The adjacent possible theory Jake shared completely altered our small group meeting later in the week ... to the point, I found out later, that the meeting was completely altered and  the adjacent possible theory became the focus. Becky - our curriculum director - "blamed" me. (I'll own that!) She played Jake's soapbox moment during our meeting and I kid you not, it seemed to impact everyone. I snapped this picture of our meeting and Tweeted it out so Jake would also know how much of an impact he made on us.

Sunday, April 14, 2019

During Testing Time, Two Activities You Can Do

Here in Ohio, we have entered "testing season" ... ahhhhh, the smell of spring in education.

Leading up to this, I've been going into classrooms and going over the test tools - which, while helpful, isn't the most fulfilling experiences for myself or the students. I know it's an important and helpful time - I never want the tools to be hurdles for the students. I want the students to be comfortable with the tools and how to use them so it's not a problem when it comes to the test.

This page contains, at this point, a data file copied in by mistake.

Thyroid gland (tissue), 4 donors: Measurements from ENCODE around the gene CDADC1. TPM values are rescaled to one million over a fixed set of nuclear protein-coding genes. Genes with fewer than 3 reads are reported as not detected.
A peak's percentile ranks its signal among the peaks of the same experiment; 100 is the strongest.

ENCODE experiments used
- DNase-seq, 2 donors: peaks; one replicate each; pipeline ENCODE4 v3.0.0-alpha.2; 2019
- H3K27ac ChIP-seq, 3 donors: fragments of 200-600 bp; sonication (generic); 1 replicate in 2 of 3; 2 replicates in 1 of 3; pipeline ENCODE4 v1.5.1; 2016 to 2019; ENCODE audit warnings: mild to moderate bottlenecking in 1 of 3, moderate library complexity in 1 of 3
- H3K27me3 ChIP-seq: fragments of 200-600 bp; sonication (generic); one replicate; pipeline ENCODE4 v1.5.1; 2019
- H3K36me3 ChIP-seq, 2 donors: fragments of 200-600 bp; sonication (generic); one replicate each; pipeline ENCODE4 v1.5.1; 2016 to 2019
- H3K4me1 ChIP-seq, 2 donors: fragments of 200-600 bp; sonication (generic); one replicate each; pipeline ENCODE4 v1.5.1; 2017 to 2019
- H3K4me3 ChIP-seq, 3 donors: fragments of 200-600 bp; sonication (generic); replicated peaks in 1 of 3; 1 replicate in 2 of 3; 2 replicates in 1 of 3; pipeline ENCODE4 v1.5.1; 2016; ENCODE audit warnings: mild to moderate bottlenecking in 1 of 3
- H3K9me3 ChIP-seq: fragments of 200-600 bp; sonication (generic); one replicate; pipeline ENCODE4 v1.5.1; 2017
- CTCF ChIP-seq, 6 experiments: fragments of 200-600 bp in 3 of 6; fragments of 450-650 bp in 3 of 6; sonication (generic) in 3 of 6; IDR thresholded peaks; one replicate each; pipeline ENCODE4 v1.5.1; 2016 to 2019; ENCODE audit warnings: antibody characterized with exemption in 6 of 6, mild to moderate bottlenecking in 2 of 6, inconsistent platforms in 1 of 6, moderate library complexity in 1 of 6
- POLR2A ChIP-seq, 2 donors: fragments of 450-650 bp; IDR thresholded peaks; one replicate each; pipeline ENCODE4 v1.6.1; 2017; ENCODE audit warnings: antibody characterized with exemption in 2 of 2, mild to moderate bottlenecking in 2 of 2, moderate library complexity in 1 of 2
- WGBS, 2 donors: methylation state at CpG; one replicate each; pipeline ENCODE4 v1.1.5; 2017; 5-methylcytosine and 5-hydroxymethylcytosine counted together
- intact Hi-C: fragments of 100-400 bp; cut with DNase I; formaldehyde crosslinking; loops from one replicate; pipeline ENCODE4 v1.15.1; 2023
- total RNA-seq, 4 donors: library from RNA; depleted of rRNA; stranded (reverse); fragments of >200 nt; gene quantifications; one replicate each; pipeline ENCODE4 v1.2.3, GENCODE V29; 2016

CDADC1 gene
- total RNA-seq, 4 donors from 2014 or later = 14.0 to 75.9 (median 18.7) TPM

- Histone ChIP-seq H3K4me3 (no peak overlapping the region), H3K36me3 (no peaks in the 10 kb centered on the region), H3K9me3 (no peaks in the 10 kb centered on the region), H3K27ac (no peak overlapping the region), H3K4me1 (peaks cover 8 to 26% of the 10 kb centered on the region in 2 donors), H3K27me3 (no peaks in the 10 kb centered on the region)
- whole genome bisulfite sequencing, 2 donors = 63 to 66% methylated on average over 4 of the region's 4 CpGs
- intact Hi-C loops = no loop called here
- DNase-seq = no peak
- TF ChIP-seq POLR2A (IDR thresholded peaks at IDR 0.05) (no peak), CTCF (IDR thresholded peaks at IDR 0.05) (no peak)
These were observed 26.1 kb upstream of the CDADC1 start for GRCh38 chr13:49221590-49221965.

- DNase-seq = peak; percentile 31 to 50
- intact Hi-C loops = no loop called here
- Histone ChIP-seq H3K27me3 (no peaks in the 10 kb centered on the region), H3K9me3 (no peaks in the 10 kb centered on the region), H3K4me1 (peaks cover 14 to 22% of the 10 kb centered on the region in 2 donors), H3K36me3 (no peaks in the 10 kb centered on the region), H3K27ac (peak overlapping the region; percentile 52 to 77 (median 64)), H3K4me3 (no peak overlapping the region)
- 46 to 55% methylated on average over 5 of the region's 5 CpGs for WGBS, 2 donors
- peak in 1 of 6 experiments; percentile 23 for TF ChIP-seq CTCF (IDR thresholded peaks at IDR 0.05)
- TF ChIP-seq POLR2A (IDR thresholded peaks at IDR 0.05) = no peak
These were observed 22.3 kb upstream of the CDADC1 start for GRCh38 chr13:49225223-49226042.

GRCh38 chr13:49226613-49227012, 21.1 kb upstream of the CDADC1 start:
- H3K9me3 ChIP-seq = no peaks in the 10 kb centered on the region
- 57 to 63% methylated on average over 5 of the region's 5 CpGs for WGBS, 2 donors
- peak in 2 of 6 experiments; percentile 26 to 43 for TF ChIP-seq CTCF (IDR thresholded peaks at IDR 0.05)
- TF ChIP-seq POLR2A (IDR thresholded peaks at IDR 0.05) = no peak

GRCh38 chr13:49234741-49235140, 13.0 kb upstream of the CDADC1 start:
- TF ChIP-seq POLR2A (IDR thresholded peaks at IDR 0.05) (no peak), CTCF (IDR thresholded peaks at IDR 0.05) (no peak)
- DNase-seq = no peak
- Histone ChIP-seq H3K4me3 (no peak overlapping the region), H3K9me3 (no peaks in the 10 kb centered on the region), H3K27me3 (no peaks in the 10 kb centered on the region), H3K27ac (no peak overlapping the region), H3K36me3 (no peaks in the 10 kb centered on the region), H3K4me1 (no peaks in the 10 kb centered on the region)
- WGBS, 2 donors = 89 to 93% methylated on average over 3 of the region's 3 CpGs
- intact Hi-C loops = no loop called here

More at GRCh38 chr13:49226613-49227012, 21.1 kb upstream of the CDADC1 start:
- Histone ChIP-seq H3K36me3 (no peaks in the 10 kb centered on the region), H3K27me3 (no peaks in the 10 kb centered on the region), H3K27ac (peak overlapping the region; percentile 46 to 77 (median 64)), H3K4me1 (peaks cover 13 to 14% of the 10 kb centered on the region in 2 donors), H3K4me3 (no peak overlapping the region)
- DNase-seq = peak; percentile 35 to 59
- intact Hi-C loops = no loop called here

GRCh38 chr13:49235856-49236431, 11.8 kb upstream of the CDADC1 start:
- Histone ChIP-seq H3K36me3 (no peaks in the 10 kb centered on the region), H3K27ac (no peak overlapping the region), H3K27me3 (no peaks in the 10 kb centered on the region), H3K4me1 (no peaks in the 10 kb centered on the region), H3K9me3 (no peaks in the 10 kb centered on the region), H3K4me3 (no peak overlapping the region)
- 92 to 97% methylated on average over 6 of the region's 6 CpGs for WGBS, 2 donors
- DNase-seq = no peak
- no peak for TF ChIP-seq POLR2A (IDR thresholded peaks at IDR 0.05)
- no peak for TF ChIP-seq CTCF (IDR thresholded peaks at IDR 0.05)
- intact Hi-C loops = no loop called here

Now for the upcoming weeks, my classroom visits will consist of "fun" activities. Trying to balance the focus of testing with lower key - yet still learning rich activities. I can't take credit for the basic idea - but I've taken some good ideas and made them my own. Both of the activities I share below can be used at ANY point in the year, as well as provide students an opportunity for "freedom" when there is time in your schedule. Both activities can support classroom activities if you are willing to stretch your thinking and allow students a bit more creative stretch.